Shortly after the Hard Mule Division purchased ProgrammedWeb, and convened their interoperability gathering amongst API description providers, they asked me what it would take to ensure that all my stories, communications, and frontline research flowed exclusively through their “channels”. I had no interest in this happening, but I tossed out a low six figure number, to which they simply laughed. We never spoke again after this, but it did show me the true colors of the Hard Mule Unit, as well as some of the other emerging militias, units, and divisions who have begun to take a lead in the global cyber warfare landscape. This emboldened me. I was determined to stay independent in my reporting, even if it meant I was in a more precarious financial situation–something that resulted in heavy drinking during these times on the front line.

During this same period I was contacted by the Electronic Frontline Foundation (EFF), one of the leading organizations fighting for frontline transparency. It was about another significant shift in the cyber landscape brought on by a leading military industrial complex vendor Prognosticator, who was suing another rising division called Oggle over stealing their approach to naming and ordering of the industrial manufacturing process of cyber warfare equipment. It wasn’t the same as quantifying, communicating, and executing cyber warfare itself, but it was a disturbing legal shift in how cyber war equipment can be manufactured, something that I knew would eventually spread to the front line, shifting how battles can scale and syndicate.

While all of this was going on, Strutter’s Linguistics unit had run out of resources. While their approach to defining, planning, and communicating API invasions had become the favorite approach of frontline militias, it hadn’t been a money making venture, and they had focused on the details of how you define an invasion, and maybe not so much the execute of their own sustainability. Strutter was on the chopping block, and the Thinking Bear Division swooped to save them, acquiring the unit, as well as any intellectual property it possessed. I was asked to cover the acquisition, crafting a dispatch as this leading API description provider shifted hands. The Thinking Bear Division required that my dispatch be approved, and sent it back with changes, then again with more changes–eventually, I said I couldn’t help them get their message out to the thousands of militias on the frontline who read my stories.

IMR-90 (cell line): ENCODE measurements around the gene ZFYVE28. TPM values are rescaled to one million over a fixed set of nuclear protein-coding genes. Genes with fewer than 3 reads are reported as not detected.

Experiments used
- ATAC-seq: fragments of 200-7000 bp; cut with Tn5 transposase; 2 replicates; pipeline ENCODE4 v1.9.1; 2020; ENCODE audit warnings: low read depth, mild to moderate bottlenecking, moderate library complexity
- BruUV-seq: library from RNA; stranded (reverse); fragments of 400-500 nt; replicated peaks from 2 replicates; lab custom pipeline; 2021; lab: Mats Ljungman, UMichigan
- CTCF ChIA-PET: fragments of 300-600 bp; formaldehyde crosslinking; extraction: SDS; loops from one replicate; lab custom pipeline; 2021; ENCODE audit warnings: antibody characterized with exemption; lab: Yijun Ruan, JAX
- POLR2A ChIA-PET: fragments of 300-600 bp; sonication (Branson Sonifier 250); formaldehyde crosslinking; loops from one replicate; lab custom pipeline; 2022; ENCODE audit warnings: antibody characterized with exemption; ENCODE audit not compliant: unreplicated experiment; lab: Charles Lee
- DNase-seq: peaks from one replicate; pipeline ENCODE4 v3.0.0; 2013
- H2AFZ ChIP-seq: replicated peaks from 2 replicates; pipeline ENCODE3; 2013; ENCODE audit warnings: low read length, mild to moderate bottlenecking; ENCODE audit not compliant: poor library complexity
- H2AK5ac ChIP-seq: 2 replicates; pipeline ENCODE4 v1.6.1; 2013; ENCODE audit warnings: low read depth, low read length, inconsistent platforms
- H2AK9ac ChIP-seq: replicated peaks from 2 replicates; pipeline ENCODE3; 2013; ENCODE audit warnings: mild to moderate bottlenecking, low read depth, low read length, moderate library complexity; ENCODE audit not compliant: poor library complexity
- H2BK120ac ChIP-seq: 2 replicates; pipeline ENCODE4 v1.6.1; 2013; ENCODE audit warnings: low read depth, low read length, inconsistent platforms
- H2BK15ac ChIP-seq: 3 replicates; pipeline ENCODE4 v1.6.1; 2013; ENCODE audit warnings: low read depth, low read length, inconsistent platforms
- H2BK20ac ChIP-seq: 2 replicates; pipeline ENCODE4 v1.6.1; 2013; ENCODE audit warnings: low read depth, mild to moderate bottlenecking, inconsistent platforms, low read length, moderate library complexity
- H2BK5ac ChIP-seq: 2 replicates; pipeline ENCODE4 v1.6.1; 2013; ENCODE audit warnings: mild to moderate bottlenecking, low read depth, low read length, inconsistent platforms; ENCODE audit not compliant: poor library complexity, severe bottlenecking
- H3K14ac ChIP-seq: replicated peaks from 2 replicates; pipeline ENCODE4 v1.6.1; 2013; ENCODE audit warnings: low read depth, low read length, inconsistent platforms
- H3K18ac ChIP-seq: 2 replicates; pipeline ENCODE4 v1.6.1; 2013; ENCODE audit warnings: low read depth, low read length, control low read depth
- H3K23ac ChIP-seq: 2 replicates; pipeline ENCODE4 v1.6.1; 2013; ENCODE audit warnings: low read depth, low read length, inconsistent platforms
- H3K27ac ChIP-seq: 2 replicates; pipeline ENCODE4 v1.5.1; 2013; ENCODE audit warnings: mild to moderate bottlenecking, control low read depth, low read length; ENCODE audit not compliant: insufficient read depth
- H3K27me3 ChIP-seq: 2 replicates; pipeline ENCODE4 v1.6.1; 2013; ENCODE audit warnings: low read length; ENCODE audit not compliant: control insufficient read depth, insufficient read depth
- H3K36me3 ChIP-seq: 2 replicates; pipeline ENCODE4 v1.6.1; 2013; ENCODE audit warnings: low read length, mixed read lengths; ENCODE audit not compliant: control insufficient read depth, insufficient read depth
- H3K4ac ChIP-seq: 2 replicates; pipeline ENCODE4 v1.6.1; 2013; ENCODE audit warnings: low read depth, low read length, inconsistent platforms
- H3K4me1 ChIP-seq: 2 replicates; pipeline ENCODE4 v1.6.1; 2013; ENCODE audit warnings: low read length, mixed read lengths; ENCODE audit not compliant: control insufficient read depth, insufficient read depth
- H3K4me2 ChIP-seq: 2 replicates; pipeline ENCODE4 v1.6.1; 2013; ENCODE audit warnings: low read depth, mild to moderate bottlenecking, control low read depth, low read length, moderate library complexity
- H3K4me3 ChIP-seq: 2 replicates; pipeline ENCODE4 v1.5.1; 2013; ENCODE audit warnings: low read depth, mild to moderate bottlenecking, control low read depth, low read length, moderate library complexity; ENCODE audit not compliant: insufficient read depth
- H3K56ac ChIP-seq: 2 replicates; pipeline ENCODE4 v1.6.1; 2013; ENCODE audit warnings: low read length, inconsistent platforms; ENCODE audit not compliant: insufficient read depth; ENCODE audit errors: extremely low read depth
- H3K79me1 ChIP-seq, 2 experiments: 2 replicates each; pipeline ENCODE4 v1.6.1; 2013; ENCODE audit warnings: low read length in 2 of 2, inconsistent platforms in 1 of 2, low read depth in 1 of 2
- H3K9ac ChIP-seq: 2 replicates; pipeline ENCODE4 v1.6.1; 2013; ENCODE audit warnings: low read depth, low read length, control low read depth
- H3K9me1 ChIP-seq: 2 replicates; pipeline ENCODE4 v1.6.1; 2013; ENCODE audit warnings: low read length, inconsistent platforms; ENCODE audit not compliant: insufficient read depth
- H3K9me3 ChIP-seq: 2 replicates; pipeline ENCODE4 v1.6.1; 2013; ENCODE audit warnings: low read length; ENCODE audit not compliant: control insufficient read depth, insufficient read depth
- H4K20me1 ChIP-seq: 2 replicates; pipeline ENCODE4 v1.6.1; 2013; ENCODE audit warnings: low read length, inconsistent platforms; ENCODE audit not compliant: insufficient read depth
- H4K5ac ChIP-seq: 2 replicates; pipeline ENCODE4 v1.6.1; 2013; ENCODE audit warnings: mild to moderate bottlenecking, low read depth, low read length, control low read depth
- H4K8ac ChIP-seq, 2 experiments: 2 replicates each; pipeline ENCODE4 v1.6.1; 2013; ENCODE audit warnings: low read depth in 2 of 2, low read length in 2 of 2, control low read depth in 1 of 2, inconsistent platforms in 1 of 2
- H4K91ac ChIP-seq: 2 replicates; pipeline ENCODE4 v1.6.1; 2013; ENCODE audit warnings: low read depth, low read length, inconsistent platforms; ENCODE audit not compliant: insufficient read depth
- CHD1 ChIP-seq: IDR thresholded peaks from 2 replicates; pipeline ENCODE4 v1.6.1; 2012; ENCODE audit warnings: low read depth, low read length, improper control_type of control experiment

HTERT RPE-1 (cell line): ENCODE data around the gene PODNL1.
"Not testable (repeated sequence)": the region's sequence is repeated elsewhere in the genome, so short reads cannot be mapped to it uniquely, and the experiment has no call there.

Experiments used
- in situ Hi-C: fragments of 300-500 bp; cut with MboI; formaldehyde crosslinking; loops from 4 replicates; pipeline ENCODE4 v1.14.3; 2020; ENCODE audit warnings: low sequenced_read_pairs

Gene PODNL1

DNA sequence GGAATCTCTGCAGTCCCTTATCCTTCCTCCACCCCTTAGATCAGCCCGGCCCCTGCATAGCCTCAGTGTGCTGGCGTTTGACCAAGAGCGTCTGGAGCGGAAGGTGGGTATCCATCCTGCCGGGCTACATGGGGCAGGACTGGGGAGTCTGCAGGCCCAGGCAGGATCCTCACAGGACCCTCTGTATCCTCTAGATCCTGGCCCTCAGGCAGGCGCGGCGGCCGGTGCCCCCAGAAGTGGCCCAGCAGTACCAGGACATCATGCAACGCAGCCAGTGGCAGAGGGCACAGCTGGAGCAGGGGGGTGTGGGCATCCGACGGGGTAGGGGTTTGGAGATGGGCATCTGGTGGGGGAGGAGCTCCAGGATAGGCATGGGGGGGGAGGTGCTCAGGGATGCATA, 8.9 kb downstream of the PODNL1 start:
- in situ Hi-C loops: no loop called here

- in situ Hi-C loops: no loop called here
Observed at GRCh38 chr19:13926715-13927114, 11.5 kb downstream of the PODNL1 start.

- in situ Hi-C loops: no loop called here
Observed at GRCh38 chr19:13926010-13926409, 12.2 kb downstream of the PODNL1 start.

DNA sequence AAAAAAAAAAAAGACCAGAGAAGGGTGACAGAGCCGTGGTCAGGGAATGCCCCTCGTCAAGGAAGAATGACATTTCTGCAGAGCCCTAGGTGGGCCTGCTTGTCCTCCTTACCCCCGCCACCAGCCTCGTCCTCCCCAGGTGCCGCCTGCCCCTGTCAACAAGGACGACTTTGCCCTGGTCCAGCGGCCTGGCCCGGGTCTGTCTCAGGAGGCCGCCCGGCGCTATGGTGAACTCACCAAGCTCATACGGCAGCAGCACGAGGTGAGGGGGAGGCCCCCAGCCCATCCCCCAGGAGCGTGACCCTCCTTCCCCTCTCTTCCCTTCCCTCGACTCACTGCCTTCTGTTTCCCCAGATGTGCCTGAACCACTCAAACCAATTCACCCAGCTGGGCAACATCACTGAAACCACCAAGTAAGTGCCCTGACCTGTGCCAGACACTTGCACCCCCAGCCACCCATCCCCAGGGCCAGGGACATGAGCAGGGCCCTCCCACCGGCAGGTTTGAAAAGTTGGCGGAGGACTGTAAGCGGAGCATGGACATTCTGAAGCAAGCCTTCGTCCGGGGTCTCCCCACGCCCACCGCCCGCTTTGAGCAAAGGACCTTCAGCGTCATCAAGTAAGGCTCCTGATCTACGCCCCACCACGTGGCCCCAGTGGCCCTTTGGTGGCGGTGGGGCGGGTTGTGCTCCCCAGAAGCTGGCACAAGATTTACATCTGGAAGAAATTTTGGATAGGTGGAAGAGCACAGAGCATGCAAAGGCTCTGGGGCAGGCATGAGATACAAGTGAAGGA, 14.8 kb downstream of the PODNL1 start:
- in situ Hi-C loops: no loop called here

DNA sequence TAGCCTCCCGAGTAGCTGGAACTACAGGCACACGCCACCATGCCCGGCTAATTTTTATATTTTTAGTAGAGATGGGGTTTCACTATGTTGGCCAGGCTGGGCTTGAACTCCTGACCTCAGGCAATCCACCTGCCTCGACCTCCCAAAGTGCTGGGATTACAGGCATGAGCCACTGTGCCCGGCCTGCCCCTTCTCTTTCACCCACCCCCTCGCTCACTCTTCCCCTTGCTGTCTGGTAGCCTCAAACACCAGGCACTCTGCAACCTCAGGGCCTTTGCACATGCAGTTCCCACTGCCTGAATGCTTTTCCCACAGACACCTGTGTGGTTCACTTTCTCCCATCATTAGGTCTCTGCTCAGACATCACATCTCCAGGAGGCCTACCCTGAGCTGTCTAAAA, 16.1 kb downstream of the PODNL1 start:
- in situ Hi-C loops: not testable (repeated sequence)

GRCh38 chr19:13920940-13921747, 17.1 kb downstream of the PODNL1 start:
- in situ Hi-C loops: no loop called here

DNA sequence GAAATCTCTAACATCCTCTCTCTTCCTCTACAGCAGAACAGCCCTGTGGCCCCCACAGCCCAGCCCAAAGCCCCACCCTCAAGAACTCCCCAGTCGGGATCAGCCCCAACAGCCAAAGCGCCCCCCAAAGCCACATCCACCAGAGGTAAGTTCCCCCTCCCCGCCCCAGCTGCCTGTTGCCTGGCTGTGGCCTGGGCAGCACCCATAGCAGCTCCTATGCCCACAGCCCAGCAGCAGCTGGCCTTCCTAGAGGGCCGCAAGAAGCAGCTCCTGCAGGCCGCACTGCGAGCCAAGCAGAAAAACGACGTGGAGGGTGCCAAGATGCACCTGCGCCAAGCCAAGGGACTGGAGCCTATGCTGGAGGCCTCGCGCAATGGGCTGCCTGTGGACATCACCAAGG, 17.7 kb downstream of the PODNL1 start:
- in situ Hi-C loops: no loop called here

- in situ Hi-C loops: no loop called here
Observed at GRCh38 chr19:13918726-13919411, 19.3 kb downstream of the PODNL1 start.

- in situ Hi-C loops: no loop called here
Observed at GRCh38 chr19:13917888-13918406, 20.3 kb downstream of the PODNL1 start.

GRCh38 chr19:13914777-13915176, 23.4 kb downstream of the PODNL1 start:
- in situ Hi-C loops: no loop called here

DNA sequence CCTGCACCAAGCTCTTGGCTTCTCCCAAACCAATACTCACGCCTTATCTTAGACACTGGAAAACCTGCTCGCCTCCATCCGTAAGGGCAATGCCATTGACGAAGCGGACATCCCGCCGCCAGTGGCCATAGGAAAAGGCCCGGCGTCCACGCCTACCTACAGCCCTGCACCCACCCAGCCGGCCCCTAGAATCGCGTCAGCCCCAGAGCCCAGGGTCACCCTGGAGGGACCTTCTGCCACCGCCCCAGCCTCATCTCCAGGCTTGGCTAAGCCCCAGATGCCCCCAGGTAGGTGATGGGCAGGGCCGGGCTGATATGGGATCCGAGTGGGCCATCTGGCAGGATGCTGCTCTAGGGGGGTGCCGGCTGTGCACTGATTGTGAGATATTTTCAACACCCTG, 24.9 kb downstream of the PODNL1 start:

Strutter was now in use across thousands of frontline battles, a change in ownership might upset the balance of power amongst the four leading API description providers, but more importantly, the units who were doing the fighting. Further destabilizing things, instead of continuing the interoperability, scalability, and growth the front lines have enjoyed over the last couple of years. While Strutter is just a privatized mercenary units now, we were able to get the Strutter specification itself into an independent military governing body called the Operative API Initiative, or OAI.

Over the last year, every major unit or division has joined the OAI to participate in the discussion around how cyber warfare is defined and waged. Groups like MacroHard, International Bullshit Machine (IBM), Oggle, and kBee Unit have all joined the initiative. Hell, I’ve even joined the initiative just so I have access to the “behind the scene conversations”. Last month the giant military contractor Prognosticator acquired the kBee Unit, buying a seat at the OAI table. In 2017, a significant number of leading militias, units, and divisions have joined the OAI, setting the stage for how the future of how cyber warfare will be waged.

Newspaper headlines around the globe have declared recently that the API description wars are over. Pointing out that ALL the major API description providers are now part of the same military governing council. Take my word for it, the wars aren’t over. They’ve just moved behind slightly closed doors, being shaped by those who have the resources to participate. They have moved from the front lines of the cyber war, and into the courtroom, again only available to those who have the resources to litigate and defend their approach to waging cyber war, and simply defending their approach to defending themselves from cyber attack–it sucks to be sued for copyright infringement for the way you defended your company from a cyber invasion, maybe even from the company who is suing you. In the future, it will be much rarer for small militias to be able to make a difference. In the new landscape, you will have to part of a larger division to get anything done at scale.